A Conversation with Leonard Downie, Jr. and Robert G. Kaiser, authors of The News About the News
Q: What are the components of good journalism? What makes you both such experts at understanding and identifying that good journalism?
A: Good journalism comes in many forms, but all of it connects people to the world in a compelling way. A great story about a football game can qualify as good journalism as surely as an expose of bribe-taking by the mayor. One common ingredient in revelation: good journalism tells its readers or viewers something they didn't know before. In our opinion, good journalism shows respect for the intelligence of readers and viewers, and doesn't treat them like know-nothings. As for the two of us, you could probably call us self-appointed experts. We've worked together at a great newspaper for nearly 38 years; journalism has been our life. Perhaps it sounds pompous, but we really do care about the fate of good journalism. We wrote this book to help the consumers of news understand how important journalism is, and to encourage them to demand the best.
Q: In your book you lay out the history of newspapers and journalism over the last two centuries. At what point did we enter the "modern age" of journalism as we know it?
A: Yesterday, perhaps? Journalism is changing very quickly, partly because of technology, but also because of economic pressures on news organizations, which are re-shaping many of them right now. In our book we have tried to describe a "modern" journalism that took shape, probably, in the '90s, but as we wrote we were constantly reminded of how quickly the business is changing. The last big change we were able to write about was September 11, a story of enormous importance that transformed the news business, at least temporarily.
Q: Please talk about the difference between chain-owned newspapers and privately-held newspapers like The Washington Post. Isn't your support of private companies a bit elitist?
A: Not sure elitist is the right word, but it does seem to us to be true that family-owned or family-dominated companies put out the best newspapers in America. We argue in the book that this is because a family-controlled company can resist pressures from Wall Street and elsewhere that publicly-held companies seem unable to resist. But it's also related to a sense of responsibility on the part of the owners. The Sulzbergers, who control The New York Times, and the Grahams who control The Washington Post, do seem to have a stronger commitment to public service than do the managers of the biggest newspaper chains.
Q: Will the bottom line-oriented chain papers that eschew values for profit eventually shoot themselves in the foot and lose those beloved profits?
A: We certainly think that's a possibility. Papers whose owners keep shrinking their news staffs and the space devoted to news make those papers continually less important to their readers, advertisers and communities. Eventually, all three could rebel most easily by ceasing to take the paper seriously. We expect to see a lot of papers lose a lot of circulation in the next decade, unless their owners wake up and start to improve them instead of making them steadily weaker.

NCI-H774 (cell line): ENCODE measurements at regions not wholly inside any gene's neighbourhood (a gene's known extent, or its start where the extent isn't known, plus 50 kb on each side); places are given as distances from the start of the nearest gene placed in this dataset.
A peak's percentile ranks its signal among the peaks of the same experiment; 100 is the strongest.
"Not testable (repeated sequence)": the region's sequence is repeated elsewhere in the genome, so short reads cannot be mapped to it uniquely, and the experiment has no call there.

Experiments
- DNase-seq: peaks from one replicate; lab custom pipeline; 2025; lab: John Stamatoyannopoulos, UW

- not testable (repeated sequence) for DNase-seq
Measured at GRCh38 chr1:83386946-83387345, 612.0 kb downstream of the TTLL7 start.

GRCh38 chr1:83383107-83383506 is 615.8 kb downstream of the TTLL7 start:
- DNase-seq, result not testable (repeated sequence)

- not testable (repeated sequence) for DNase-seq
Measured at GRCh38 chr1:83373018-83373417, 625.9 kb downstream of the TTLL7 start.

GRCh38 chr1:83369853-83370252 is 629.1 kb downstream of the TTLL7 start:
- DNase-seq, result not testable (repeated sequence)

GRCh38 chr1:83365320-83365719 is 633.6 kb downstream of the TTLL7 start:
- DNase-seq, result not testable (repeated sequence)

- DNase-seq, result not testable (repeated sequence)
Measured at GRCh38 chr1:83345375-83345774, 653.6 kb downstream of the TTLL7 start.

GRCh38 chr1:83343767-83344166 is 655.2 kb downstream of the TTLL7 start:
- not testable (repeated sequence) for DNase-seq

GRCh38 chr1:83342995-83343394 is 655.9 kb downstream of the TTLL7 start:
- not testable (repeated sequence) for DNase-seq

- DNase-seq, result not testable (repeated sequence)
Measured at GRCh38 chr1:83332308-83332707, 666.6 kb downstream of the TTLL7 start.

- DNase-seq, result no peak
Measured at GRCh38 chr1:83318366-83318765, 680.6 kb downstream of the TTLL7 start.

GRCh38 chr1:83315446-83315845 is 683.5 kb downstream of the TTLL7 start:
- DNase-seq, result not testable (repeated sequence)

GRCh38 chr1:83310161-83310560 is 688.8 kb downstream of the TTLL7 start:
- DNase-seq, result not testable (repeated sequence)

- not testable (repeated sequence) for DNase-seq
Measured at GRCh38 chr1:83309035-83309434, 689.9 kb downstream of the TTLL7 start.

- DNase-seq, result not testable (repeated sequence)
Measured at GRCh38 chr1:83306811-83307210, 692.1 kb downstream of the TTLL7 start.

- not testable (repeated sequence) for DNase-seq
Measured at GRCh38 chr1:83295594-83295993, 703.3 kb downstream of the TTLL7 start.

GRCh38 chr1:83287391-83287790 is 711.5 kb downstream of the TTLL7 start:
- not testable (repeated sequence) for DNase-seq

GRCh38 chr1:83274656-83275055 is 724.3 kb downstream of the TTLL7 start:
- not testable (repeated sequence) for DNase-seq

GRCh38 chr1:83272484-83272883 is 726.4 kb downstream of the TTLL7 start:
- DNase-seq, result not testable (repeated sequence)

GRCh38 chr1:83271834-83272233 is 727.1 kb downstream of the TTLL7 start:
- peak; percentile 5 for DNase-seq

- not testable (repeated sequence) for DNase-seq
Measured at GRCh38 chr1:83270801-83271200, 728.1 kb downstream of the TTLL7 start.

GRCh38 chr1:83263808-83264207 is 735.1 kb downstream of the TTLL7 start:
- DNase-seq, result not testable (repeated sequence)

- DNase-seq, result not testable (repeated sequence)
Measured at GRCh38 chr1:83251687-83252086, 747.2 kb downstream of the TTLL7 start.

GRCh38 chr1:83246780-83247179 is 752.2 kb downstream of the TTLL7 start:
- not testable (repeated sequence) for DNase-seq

Q: Most people agree that the news media covered the events of September 11 in an admirable way. With all of its built in limitations how did it manage to do this?
A: Coverage of Sept. 11 was very heartening. It showed that in newsrooms all over America, professional journalists could rise to the occasion the biggest news story of our times. We think this is proof that there are still lots of high-quality journalists in America, and that many editors, producers and reporters still know what good journalism is. After this national tragedy, owners and managers gave their journalists great freedom to do their best work. Many knew how to take advantage of that opportunity.
Q: Did the profound effect of the terrorist attacks bring permanent change in how seriously the media takes itself in covering the news?
A: Good question. We're hopeful, but not yet optimistic. It's just too soon to say.
Q: Could the news media have done a better job in covering September 11? What could it have done better?
A: The media can ALWAYS do a better job than they do, even the very best news organizations. This is one of the things that makes ours such a challenging profession. There's an old slogan that sums up the opportunity: "Our best today, better tomorrow." As for September 11, many newspapers, and the major networks, could have done a better job putting the terrorists in the context of the societies from which they come. A lot of news organizations are now really uncomfortable dealing with foreign news, but this was in large measure a foreign news story. We all could have done better piercing the veil of secrecy the government threw up around the investigation at home and the war in Afghanistan.
Q: It is a commonly held view that the media has a liberal bias. Is that perception or reality?
A: What exactly is a liberal bias? The idea that America's journalists are a pack of rabid left-wingers eager to promote big government and undermine traditional family values is just silly; there's no evidence of such group-think. Good journalists look for the weak spots in subjects they cover: presidential administrations, corporations, school boards, the local basketball team. They're skeptical, and they challenge conventional wisdom, and authority too. Is that "liberal?” Some people think it is. We don't. Good journalists like to puncture pretense, expose phoniness, and expose malfeasance. That's our ideology. At the same time, we are concerned that too much opinion is seeping into what is presented as news these days, especially on television, although that opinion is usually divided between liberal and conservative views.